I feel I may be the last person in the blogosphere to read this book, because I have read so many people raving about it. (With good reason.)
Margaret is a bookish type girl. Works in her father’s bookstore; writes biographies of dead and forgotten people. When she comes home one day, it’s to find a letter addressed to her from Vida Winter – one of the world’s favourite and most beloved authors. Miss Winter is writing to ask Margaret to write her biography; she’s very sick, has been making up tales as to who she is for years, and finally wants to tell the truth. And the true story that Miss Winter tells Margaret is … interesting seems like such an understatement. Riveting, mysterious . . . heartbreaking. (I use that word too much. I need to pick up other words that convey the same feeling.)
Sitting down to blog about this book, there are so many things going through my head that I could write about. I’m having a hard time deciding exactly what to go with. This was such a good book; although it was a mite predictable, I devoured the last two thirds in the span of a day. And it’s put me in the mood to re-read Daphne du Maurier’s Rebecca and revisit Manderley for the umpteenth time – though have a hard time justifying that as there are so many other books here that I haven’t read that I want to. (Maybe I’ll just have to rent the Hitchcock movie at some point soon instead.)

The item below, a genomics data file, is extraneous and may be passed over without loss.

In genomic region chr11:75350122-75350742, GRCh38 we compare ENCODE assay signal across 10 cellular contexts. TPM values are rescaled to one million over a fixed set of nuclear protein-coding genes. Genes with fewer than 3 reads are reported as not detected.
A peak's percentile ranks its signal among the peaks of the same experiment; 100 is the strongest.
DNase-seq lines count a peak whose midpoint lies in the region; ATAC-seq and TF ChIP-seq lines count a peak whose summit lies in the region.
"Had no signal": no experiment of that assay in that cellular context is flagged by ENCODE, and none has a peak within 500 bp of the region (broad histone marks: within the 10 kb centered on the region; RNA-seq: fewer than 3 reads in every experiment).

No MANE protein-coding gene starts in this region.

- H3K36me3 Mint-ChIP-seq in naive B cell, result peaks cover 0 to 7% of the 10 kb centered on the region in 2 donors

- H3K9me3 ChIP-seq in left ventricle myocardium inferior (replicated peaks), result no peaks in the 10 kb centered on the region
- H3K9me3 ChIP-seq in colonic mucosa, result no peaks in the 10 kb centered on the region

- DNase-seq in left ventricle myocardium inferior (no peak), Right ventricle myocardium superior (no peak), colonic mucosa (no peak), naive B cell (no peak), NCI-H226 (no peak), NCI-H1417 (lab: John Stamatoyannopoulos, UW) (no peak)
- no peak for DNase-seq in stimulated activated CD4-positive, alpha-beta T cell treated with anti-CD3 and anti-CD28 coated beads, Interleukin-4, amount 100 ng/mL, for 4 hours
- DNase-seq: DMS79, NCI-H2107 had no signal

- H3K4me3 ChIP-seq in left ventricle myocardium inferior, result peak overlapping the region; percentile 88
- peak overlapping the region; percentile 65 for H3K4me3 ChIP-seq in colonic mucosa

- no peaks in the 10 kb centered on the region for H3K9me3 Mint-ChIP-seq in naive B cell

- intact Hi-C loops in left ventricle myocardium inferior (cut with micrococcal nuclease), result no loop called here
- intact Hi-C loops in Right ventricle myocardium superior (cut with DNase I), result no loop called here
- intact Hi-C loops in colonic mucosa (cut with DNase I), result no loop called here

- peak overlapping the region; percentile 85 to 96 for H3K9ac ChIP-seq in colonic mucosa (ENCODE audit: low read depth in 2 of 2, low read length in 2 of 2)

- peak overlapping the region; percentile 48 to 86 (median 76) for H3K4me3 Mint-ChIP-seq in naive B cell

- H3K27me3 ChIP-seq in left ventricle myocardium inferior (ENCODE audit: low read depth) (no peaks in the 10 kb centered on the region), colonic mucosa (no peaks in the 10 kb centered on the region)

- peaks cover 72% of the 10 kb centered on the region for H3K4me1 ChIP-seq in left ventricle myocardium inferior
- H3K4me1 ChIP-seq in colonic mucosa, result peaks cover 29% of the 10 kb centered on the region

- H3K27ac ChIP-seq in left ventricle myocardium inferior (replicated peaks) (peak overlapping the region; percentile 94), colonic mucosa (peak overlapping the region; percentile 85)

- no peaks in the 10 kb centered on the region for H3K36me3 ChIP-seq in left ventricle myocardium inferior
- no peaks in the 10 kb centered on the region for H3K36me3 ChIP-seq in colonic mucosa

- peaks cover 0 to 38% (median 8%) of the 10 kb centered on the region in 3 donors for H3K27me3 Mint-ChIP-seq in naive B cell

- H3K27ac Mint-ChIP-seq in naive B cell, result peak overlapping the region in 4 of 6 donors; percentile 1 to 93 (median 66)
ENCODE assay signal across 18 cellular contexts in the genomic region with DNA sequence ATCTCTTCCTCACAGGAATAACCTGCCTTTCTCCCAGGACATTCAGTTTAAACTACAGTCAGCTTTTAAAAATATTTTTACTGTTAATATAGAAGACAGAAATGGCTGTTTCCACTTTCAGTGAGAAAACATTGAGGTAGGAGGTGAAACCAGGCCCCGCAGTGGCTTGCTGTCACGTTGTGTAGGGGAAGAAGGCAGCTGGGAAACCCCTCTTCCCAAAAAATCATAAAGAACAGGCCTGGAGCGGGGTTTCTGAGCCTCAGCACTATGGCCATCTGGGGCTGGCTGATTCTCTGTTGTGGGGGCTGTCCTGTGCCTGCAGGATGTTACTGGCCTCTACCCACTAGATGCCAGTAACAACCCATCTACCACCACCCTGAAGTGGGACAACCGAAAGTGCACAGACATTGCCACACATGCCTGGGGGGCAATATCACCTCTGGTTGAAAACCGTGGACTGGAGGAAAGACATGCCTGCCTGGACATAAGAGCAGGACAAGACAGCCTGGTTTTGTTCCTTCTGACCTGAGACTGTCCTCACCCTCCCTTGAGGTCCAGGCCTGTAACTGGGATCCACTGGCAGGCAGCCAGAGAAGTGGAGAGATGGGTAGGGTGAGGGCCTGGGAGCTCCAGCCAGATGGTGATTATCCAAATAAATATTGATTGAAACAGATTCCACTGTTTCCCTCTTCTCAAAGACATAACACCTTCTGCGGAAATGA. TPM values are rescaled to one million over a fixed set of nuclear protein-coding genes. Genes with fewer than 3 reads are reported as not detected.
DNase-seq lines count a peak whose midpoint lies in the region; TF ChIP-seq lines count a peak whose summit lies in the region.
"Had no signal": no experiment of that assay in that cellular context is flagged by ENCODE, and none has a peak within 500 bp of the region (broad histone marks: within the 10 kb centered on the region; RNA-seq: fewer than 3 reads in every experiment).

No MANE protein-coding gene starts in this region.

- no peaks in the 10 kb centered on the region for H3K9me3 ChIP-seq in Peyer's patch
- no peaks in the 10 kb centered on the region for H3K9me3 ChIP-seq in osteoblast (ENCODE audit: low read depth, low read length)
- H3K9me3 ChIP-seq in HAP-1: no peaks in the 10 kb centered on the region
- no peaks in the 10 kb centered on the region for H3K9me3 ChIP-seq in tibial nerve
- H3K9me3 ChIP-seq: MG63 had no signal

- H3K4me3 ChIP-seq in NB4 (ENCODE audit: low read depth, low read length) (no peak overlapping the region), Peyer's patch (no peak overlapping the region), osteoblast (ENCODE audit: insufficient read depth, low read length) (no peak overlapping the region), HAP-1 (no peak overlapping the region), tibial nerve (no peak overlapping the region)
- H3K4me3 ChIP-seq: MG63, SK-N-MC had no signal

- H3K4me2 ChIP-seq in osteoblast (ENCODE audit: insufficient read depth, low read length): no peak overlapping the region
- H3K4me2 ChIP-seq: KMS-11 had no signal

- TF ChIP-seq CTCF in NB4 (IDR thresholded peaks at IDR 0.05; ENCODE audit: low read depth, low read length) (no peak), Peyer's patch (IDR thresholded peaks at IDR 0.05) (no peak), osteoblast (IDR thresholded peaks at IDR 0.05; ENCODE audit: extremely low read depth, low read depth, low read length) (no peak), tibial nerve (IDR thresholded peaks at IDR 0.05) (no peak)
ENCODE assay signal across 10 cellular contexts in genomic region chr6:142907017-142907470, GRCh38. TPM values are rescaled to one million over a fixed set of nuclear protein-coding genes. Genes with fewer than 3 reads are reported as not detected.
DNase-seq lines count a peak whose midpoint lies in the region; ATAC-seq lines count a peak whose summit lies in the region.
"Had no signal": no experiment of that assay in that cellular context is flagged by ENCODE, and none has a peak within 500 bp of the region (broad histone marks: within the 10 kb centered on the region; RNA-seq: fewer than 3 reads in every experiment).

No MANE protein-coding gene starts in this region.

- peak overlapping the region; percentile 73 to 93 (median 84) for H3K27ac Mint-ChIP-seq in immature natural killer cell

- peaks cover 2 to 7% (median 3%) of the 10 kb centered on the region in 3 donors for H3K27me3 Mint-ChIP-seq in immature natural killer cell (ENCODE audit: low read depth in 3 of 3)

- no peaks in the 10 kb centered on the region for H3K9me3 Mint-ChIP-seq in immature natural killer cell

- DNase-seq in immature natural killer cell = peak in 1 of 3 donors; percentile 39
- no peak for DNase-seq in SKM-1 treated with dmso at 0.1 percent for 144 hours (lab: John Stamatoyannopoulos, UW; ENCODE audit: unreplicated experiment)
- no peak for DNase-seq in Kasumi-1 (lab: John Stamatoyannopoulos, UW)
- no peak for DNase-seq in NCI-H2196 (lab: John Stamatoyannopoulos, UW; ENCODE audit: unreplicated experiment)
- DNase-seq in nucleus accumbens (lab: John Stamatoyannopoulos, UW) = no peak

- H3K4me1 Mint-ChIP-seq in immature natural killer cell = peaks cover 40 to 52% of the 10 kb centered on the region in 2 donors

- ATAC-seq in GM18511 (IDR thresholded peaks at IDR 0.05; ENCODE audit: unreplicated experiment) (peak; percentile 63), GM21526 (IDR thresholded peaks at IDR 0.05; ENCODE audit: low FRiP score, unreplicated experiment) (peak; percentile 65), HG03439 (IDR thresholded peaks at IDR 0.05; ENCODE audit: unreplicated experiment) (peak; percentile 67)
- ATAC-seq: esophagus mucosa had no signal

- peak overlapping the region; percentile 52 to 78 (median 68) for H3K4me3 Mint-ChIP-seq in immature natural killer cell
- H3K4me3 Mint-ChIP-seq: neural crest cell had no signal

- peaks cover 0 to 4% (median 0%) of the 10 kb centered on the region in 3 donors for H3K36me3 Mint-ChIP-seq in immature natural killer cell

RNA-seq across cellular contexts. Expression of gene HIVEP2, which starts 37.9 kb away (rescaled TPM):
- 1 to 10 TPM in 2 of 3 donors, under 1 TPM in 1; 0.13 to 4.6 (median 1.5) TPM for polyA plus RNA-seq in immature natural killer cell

This was an underlining book. Whole passages were crying out to be underlined. That’s a big thing – I have a hard time underlining books; want to keep them in pristine condition most of the time and all. But there are certain books with sentences or passages that are SO GOOD that you need to underline said sentence or passage so you can find it easier when you need to read a certain sort of passage. So yes, a whole lot of passages wanted to be underlined. But, really, what can you expect with passages like this:
Do you know the feeling when you start reading a new book before the membrane of the last one has had time to close behind you? You leave the precious book with ideas and themes – characters even – caught in the fibres of your clothes, and when you open the new book they are still with you.
I had two other main thoughts while reading the book. The first was that I hope it was just a typo when the name “Ariane” was used, and that the author really does know her Greek mythology. If you’re going to reference the Mistress of the Labyrinth, you should know her name.
Secondly, I realized that the name Hester is an empty name. Incomplete. If you stick a “Gray” on the end, though, it rather comes to life.